Wood Bison Get Acquainted With Their New Habitat

The first load of wood bison bulls has been successfully released into the wild in the Innoko River valley.

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Late last month, 12 bulls traveled by barge in special air-conditioned containers from Nenana to the unloading site, several miles upriver from the village of Shageluk, where a group of cows and calves has been roaming since April.

Wood Bison Restoration Project Manager Tom Seaton with the Alaska Department of Fish and Game picked a release site where a group of bison cows had been browsing only a few days before. Workers cleared an alleyway through the riverside brush for the bison to move through, and then the bulls were free to disembark.

What happened next, according to Seaton, was not at all similar to the first release of bison in April, when the cows and calves stampeded out of their holding pen.

“They made about a 90-degree turn and walked off the barge onto the bank, and up that alleyway. They did it real nice and slow, they’d stop and look back every now and then. And we got to the very last one offloading from the barge, and for whatever reason he decided that he really didn’t want to come out. So we opened all of the doors and tried to give him a little stimulus to come out and he just said no. So we all went away and made everything as quiet as we could, and in about 20 minutes he just eased out on his own and did the same thing – walked down the alleyway and into the meadow.”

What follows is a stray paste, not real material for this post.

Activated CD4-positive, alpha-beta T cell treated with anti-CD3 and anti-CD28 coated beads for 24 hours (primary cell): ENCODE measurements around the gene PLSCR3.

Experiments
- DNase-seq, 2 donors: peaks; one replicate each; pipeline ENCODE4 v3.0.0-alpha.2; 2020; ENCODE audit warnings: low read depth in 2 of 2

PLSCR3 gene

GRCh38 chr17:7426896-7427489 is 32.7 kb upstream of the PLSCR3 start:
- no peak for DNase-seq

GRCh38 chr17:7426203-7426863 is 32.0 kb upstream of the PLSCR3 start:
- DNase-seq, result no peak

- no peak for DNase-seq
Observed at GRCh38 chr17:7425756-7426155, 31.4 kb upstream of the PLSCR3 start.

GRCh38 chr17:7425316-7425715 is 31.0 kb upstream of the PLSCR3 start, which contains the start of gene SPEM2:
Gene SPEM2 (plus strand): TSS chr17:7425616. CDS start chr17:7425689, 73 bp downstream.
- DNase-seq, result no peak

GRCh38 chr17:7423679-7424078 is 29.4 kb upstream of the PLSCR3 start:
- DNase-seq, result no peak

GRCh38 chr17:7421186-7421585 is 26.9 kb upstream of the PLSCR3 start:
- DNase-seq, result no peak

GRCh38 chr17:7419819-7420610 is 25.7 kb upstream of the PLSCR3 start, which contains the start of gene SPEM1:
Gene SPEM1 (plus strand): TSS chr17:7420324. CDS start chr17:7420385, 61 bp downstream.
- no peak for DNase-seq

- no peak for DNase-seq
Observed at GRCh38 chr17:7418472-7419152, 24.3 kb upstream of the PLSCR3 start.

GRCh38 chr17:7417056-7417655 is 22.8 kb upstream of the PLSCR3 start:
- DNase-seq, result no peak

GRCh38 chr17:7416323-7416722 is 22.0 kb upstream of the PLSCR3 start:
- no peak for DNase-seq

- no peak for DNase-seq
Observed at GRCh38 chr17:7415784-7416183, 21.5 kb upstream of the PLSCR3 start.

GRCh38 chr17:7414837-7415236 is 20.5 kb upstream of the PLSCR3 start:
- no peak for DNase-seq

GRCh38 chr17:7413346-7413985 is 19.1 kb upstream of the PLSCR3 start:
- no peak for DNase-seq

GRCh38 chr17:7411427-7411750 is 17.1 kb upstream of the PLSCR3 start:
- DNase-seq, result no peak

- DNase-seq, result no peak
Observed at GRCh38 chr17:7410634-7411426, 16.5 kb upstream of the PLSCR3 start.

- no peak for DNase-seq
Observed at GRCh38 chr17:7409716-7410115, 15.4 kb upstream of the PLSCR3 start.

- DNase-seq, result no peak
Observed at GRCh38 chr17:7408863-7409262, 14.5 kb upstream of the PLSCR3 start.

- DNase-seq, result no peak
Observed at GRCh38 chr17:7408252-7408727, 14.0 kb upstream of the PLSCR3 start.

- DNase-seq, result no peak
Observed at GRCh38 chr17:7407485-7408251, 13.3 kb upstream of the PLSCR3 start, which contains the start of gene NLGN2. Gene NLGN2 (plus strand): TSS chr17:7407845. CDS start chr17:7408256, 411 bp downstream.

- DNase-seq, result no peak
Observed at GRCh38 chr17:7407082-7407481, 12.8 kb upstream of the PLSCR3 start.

Aerial surveillance shortly after the release showed that a small group of bulls immediately honed in on the scent of the cows, while another chose to swim across the Innoko River in the opposite direction from the cows. Since then, satellite tracking collars show that at least a few bulls have reunited with the cows and calves, and there is no evidence that any bulls have died in the transition to the wild.

Another group of 18 bulls is scheduled to make a similar journey by barge beginning next week.

A small group of wood bison remains in captivity at the Alaska Wildlife Conservation Center in Portage, where the now-wild wood bison were raised.

Until this spring, wood bison had not roamed the wilds of Alaska for more than 100 years.